LoanTableReverse = Table.ReverseRows(LoanTableRename ),
LoanTableFinal = #table( {"Payment Number", "Balance Remaining"}, { {0,LoanAmount} }) & LoanTableReverse

in
LoanTableFinal

7. Thank-you so much Mike!
It looks so good.

I decided to cut the List.Accumulate off one period early. I can then handle the last record with much simpler logic. I just set the MonthlyPayment = BegBal + Interest, the Principal = BegBal and the EndBal = 0. I think this works, but please verify.
You're a genius! The final Monthly Payment now adjusts +/- to pay for interest and balance remaining. Here's how it looks:

Perfect! Tested final Monthly Payment needed to be decreased (120 periods)

Perfect! Tested final Monthly Payment needed to be increased (6 periods)

Your three arguments approach makes sense. I wouldn't have been able to conceptualize nor write this code without your expertise. Thank-you! I've learned a lot.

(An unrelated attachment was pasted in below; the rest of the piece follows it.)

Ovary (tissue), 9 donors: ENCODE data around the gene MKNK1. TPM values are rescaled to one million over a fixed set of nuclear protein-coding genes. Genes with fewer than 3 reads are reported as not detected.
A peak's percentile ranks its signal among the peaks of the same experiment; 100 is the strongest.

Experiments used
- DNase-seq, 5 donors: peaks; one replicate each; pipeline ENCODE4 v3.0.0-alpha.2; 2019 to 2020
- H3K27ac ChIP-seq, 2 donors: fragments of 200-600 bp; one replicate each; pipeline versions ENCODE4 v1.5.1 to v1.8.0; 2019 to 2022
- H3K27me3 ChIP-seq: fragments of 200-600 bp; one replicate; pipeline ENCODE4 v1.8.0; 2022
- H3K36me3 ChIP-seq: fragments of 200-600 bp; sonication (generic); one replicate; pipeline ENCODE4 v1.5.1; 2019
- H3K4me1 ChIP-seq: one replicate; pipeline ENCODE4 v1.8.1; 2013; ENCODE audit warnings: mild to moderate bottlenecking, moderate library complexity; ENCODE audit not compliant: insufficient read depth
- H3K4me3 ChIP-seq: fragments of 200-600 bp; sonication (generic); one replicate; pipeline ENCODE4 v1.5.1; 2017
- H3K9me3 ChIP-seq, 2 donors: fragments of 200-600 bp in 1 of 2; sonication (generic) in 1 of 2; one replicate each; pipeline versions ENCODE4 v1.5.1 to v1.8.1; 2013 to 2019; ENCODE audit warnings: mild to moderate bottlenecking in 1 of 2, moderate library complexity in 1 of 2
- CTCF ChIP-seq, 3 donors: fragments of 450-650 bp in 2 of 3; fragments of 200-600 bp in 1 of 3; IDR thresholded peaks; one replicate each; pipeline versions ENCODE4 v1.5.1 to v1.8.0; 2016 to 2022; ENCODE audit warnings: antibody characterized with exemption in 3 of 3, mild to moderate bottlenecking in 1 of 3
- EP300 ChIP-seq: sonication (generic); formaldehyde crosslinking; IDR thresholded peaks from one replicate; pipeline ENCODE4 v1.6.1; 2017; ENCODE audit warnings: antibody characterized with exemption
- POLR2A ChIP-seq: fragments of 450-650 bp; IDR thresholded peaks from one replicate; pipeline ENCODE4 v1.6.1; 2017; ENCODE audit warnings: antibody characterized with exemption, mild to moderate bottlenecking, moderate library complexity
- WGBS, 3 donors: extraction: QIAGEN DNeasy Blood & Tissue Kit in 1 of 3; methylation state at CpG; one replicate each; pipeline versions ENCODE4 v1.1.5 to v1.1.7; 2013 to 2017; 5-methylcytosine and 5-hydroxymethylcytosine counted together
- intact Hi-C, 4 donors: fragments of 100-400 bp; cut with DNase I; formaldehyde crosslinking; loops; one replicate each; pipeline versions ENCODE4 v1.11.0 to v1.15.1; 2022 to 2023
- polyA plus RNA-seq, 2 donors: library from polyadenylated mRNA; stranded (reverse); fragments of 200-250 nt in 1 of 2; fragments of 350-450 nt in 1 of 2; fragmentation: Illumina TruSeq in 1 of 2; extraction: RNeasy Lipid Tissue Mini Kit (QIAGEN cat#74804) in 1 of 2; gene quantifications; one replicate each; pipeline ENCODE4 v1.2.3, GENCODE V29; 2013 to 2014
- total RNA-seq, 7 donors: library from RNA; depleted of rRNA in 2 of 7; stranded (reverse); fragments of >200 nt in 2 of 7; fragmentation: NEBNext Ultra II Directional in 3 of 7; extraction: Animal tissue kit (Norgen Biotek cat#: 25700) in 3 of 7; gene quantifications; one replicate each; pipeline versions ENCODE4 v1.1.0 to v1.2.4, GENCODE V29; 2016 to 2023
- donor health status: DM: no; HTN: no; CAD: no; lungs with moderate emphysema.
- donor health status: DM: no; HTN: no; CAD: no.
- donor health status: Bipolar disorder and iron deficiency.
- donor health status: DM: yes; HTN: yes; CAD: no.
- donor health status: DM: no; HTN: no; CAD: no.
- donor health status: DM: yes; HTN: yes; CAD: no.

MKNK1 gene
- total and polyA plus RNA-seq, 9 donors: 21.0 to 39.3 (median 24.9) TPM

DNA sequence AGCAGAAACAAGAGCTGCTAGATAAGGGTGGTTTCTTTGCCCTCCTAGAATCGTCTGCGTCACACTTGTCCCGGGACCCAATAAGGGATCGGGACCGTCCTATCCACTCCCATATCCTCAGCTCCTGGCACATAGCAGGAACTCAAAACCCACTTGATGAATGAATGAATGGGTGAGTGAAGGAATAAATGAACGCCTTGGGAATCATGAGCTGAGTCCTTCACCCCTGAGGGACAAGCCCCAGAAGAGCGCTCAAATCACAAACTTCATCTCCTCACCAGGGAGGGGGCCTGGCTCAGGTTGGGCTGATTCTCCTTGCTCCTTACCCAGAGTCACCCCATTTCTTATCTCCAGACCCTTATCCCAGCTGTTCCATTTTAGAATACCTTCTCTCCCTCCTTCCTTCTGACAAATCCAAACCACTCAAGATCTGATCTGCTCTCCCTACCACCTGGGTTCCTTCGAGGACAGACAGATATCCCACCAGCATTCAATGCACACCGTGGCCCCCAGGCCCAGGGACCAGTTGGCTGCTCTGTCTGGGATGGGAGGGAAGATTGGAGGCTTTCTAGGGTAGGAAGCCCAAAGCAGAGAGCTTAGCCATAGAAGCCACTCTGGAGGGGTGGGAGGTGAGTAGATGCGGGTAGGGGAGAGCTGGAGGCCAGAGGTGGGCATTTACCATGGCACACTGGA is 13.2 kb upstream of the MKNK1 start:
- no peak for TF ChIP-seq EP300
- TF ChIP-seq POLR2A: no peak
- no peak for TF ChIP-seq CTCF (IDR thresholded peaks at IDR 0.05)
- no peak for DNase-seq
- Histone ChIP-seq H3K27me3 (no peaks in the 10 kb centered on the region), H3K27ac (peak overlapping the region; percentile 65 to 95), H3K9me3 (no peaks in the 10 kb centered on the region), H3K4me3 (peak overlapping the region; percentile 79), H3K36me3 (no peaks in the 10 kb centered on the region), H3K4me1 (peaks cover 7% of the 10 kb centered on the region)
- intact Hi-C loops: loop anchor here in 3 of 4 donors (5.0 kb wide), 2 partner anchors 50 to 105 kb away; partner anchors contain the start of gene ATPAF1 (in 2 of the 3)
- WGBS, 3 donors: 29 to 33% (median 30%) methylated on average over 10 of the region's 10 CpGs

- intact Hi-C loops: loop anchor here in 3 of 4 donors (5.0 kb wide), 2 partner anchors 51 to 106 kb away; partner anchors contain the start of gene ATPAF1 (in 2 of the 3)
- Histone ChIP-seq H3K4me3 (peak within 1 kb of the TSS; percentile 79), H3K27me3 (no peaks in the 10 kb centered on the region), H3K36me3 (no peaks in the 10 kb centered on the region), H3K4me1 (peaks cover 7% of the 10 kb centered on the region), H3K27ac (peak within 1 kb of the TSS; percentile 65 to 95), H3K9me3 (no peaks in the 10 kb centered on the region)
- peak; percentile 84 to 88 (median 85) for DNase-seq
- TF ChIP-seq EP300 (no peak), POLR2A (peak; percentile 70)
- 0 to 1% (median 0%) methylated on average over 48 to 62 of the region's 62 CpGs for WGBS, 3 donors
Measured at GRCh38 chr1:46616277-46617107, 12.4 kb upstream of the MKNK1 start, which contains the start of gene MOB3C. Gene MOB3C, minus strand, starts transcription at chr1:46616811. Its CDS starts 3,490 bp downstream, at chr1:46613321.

My earlier question #3 was about showing the [Balance Remaining] column at the end.
| Currently: Payment #, Remaining, Opening, Payment, Interest, Principal

| How would you order the record to be: Payment #, Opening, Payment, Interest, Principal, Remaining without expanding this list?
| Here, I had to expand then re-order the Remaining column.

Many thanks. You've helped me tremendously!

Best regards,
Ricky

8. You are welcome Ricky.

I did not realize that I reordered the columns when I appended the first record to the schedule. A couple of options come to mind. The first is to type in all of the fields of the #table and fill in the values on the LoanFinalTable line. It is probably easier and requires one less function call.

LoanTableFinal = #table( {"Payment Number","Opening Balance", "Monthly Payment", "Monthly Interest", "Monthly Principal", "Balance Remaining"}, { {0,null,null,null,null,LoanAmount} }) & LoanTableReverse